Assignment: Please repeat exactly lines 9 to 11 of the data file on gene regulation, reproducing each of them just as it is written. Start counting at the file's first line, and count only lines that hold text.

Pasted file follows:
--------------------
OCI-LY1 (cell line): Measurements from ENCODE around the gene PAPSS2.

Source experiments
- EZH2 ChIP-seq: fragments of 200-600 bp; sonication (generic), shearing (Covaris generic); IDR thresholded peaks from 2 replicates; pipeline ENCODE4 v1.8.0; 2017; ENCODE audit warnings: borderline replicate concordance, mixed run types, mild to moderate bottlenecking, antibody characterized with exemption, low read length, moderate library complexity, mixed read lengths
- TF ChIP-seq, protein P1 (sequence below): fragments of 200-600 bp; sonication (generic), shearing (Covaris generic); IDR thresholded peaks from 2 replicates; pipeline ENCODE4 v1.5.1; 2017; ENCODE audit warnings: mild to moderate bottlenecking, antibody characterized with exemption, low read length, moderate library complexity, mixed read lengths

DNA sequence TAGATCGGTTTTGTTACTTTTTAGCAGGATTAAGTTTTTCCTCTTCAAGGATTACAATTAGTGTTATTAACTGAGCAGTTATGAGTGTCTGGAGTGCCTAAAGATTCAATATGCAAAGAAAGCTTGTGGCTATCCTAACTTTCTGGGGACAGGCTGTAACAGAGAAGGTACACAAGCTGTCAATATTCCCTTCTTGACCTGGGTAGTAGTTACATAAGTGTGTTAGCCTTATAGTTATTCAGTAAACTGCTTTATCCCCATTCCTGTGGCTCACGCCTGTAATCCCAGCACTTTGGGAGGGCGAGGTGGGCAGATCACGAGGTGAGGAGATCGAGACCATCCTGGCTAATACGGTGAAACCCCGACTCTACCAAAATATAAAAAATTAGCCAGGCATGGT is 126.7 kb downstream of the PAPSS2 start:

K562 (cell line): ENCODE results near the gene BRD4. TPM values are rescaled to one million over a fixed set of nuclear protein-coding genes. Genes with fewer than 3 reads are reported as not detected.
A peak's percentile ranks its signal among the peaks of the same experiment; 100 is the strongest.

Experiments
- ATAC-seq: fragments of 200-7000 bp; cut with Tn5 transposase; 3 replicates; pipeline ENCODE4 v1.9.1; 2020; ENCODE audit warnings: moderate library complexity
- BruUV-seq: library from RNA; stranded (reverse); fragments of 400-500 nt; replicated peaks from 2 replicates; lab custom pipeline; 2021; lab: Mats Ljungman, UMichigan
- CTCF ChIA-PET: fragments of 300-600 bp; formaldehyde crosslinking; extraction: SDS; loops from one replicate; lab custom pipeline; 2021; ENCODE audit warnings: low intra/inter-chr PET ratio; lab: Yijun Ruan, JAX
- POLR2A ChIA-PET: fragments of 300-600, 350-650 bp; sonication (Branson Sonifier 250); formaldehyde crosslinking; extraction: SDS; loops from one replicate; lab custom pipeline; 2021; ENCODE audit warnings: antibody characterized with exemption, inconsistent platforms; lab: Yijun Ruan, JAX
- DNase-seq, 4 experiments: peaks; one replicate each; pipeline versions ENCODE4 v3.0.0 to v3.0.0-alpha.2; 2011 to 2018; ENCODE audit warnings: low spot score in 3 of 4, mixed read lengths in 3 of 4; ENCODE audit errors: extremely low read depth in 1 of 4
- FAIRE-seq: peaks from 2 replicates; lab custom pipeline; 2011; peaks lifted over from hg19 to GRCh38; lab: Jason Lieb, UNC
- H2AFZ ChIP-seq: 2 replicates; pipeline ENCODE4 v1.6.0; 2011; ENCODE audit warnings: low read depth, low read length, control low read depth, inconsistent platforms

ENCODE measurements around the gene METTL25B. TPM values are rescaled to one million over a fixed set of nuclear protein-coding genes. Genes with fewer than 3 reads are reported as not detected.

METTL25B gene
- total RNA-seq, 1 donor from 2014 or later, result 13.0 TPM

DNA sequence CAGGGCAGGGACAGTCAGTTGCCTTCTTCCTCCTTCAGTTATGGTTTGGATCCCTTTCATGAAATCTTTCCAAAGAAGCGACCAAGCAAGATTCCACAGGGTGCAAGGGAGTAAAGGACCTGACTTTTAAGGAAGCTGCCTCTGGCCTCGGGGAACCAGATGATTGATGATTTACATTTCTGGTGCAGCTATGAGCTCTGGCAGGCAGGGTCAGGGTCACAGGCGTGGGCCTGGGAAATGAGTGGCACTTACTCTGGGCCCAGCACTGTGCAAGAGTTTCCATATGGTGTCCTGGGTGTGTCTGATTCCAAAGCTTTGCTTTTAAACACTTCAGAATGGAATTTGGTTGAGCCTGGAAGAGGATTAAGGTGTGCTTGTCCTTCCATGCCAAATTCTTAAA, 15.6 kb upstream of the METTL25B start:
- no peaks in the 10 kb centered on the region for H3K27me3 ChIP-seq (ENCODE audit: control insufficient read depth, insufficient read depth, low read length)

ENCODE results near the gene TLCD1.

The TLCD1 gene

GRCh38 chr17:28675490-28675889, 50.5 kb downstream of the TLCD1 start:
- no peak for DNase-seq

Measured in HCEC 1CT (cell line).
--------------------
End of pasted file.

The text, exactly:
- ATAC-seq: fragments of 200-7000 bp; cut with Tn5 transposase; 3 replicates; pipeline ENCODE4 v1.9.1; 2020; ENCODE audit warnings: moderate library complexity
- BruUV-seq: library from RNA; stranded (reverse); fragments of 400-500 nt; replicated peaks from 2 replicates; lab custom pipeline; 2021; lab: Mats Ljungman, UMichigan
- CTCF ChIA-PET: fragments of 300-600 bp; formaldehyde crosslinking; extraction: SDS; loops from one replicate; lab custom pipeline; 2021; ENCODE audit warnings: low intra/inter-chr PET ratio; lab: Yijun Ruan, JAX